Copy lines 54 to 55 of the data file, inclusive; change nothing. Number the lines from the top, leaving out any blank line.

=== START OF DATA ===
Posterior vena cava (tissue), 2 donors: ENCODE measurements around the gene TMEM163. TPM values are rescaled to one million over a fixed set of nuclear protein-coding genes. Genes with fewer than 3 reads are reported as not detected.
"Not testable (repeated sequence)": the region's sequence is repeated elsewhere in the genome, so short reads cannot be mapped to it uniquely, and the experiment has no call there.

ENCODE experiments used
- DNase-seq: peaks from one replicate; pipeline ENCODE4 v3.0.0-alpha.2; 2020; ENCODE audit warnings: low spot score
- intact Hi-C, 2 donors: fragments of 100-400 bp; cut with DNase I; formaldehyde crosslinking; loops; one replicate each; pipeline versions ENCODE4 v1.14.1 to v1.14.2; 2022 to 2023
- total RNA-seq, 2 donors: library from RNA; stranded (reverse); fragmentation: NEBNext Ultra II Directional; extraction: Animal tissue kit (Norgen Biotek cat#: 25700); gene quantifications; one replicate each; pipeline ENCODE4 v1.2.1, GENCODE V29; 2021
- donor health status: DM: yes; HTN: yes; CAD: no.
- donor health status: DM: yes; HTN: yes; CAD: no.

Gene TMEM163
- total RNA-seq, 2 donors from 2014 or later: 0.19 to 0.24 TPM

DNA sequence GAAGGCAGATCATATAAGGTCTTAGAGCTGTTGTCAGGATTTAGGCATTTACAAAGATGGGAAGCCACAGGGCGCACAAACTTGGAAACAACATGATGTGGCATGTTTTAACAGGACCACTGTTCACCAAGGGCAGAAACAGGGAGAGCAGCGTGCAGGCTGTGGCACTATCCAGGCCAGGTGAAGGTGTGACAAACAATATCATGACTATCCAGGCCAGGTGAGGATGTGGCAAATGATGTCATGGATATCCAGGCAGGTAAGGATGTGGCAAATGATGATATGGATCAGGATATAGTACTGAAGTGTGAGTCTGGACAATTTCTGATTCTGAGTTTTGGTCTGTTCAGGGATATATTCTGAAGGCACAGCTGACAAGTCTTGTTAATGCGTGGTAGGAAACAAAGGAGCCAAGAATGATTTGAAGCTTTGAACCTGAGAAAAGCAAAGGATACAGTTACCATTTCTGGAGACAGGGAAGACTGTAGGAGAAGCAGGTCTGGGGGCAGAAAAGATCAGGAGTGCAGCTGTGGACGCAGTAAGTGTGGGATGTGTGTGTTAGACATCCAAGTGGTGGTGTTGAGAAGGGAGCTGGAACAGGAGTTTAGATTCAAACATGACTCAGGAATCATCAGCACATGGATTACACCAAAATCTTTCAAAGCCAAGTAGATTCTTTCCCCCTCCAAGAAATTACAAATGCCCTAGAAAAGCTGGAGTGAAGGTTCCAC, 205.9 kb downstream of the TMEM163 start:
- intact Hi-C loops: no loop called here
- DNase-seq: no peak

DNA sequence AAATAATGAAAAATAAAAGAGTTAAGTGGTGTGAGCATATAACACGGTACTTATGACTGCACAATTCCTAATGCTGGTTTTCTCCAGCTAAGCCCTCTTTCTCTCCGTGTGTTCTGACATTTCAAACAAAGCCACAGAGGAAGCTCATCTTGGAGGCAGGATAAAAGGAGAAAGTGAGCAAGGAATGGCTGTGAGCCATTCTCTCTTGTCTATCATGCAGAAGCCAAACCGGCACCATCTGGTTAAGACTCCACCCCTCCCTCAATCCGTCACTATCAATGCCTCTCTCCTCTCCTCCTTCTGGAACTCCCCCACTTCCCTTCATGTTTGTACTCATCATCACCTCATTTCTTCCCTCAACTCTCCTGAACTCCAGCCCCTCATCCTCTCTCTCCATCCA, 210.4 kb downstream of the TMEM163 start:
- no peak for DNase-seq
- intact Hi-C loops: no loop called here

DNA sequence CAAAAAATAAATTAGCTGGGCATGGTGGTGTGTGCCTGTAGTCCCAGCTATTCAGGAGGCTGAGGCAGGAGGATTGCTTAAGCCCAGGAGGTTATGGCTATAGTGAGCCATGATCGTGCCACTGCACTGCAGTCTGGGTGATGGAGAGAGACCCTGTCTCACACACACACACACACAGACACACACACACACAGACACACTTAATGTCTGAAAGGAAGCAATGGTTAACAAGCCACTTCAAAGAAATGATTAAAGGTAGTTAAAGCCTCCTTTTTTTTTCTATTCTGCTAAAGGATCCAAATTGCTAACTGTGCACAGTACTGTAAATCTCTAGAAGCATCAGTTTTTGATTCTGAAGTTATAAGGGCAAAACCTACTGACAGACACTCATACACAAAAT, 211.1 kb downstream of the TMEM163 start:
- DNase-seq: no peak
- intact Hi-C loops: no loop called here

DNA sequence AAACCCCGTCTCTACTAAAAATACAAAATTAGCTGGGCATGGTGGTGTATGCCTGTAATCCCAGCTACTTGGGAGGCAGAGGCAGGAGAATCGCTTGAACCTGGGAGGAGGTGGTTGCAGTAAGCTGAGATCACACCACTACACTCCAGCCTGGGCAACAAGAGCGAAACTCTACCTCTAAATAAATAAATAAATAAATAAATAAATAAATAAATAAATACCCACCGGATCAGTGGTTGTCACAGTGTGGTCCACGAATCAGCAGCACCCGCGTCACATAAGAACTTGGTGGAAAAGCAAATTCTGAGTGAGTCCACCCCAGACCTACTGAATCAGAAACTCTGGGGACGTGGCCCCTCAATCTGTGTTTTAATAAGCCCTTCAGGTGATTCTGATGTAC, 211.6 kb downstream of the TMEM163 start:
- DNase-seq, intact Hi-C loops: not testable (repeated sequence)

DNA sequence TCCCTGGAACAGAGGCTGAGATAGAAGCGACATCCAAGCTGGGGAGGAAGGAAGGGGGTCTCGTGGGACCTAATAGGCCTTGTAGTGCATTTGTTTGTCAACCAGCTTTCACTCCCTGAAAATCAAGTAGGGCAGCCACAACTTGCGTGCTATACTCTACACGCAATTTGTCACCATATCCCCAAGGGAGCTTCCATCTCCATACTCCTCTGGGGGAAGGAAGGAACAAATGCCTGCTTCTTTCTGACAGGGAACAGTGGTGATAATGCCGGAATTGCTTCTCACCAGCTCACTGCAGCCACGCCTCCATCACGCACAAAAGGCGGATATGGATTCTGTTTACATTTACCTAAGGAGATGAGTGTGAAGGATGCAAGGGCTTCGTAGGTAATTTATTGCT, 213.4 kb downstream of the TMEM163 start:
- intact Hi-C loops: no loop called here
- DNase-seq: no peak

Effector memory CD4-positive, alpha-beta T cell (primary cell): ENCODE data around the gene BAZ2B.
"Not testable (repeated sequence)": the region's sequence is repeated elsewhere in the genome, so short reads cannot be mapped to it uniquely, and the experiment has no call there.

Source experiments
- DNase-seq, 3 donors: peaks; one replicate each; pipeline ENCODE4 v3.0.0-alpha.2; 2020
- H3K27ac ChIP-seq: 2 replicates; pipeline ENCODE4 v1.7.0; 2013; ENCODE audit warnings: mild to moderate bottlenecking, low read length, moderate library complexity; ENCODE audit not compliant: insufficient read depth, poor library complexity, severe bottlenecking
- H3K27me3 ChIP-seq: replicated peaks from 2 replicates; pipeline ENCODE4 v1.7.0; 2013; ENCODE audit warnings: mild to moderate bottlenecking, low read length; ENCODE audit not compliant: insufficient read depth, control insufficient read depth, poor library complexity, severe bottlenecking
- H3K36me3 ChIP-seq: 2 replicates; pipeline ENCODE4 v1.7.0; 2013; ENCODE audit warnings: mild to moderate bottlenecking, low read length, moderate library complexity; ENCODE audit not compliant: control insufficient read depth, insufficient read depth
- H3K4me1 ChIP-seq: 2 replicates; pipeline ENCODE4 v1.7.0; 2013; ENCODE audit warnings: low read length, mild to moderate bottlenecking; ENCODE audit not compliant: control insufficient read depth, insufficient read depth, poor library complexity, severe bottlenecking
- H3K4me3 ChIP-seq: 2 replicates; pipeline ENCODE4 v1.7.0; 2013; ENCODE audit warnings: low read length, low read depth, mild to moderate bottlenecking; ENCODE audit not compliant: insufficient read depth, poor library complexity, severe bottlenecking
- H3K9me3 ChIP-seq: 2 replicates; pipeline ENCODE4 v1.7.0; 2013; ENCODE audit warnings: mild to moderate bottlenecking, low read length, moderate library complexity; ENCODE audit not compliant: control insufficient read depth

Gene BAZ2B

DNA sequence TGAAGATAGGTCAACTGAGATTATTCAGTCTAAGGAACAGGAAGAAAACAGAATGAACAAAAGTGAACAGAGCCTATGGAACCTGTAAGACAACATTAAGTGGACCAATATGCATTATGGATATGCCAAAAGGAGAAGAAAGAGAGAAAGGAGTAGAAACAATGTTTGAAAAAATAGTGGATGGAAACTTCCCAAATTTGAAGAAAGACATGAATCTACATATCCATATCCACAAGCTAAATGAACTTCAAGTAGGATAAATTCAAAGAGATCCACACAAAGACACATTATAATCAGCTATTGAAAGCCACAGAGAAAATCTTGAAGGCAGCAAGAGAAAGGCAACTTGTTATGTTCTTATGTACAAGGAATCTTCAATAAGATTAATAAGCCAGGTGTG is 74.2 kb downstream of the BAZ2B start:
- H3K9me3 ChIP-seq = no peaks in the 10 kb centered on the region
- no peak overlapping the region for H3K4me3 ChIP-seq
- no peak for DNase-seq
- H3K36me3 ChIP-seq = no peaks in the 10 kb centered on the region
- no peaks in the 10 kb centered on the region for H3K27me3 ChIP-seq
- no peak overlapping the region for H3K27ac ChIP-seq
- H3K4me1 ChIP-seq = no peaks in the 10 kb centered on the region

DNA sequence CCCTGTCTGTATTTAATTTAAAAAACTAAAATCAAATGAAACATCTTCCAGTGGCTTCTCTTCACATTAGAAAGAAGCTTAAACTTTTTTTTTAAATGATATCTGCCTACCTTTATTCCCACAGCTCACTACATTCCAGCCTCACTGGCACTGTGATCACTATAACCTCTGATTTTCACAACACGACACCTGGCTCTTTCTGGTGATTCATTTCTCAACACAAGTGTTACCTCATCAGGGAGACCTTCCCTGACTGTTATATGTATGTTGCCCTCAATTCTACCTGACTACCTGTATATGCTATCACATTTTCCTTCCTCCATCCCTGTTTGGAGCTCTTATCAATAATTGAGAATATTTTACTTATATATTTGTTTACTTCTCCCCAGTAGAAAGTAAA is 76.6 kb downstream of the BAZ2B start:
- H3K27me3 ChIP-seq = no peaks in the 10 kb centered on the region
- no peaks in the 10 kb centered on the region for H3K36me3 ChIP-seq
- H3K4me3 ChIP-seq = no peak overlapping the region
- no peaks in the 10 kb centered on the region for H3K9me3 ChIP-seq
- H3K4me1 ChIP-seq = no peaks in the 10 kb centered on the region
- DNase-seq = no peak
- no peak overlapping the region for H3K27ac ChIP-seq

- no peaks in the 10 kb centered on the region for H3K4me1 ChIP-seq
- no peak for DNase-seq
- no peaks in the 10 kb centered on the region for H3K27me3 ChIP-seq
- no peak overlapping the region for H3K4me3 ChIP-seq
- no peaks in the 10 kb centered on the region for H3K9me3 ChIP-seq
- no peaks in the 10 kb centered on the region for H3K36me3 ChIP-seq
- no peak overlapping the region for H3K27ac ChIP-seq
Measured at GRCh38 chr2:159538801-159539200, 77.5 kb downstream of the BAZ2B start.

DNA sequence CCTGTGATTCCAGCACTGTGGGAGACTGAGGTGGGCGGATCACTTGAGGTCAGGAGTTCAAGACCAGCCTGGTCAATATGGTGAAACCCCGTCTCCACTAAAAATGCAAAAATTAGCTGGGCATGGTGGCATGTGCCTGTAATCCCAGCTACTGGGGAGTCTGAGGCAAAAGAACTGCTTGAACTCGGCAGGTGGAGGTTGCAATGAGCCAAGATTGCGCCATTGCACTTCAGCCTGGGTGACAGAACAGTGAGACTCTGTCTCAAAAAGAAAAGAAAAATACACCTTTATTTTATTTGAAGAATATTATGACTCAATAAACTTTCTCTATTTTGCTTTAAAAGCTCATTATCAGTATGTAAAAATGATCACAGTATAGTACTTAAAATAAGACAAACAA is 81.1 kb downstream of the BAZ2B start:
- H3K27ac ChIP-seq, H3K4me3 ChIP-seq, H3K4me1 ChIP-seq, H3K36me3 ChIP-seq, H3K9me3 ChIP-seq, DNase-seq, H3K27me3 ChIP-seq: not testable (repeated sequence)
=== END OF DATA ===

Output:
- no peaks in the 10 kb centered on the region for H3K27me3 ChIP-seq
- no peak overlapping the region for H3K4me3 ChIP-seq